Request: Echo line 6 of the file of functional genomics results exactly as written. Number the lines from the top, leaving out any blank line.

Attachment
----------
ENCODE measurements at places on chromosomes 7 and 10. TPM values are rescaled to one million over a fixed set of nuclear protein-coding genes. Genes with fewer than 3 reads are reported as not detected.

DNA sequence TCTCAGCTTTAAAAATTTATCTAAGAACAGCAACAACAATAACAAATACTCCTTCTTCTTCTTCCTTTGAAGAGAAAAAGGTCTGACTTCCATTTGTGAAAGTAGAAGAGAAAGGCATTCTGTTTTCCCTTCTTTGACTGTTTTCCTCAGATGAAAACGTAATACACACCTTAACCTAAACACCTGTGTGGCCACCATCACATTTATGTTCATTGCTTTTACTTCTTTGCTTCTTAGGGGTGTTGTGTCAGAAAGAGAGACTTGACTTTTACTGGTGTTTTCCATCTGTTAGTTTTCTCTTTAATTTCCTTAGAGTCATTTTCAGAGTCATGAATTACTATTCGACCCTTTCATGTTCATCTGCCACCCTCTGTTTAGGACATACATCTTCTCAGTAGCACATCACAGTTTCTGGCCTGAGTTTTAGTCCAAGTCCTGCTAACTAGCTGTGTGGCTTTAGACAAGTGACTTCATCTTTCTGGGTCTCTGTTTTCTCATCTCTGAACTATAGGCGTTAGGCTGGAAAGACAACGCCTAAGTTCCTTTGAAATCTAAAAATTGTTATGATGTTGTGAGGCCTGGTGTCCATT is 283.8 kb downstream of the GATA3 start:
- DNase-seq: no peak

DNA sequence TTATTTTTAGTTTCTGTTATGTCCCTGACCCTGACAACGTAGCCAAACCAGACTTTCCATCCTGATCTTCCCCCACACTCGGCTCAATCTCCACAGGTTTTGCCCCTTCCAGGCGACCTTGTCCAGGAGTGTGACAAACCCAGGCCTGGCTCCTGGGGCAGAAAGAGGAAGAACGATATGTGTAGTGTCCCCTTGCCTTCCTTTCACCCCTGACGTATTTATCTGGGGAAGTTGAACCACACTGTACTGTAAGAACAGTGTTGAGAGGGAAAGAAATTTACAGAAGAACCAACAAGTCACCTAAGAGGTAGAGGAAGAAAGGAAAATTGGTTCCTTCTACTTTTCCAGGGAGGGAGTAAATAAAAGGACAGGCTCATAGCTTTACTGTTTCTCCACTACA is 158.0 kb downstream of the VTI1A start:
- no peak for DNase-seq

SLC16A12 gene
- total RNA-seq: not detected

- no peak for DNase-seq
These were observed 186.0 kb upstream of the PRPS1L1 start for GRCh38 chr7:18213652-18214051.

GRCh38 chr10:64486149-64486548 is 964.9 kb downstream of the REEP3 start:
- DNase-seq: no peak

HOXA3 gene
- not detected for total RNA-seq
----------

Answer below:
SLC16A12 gene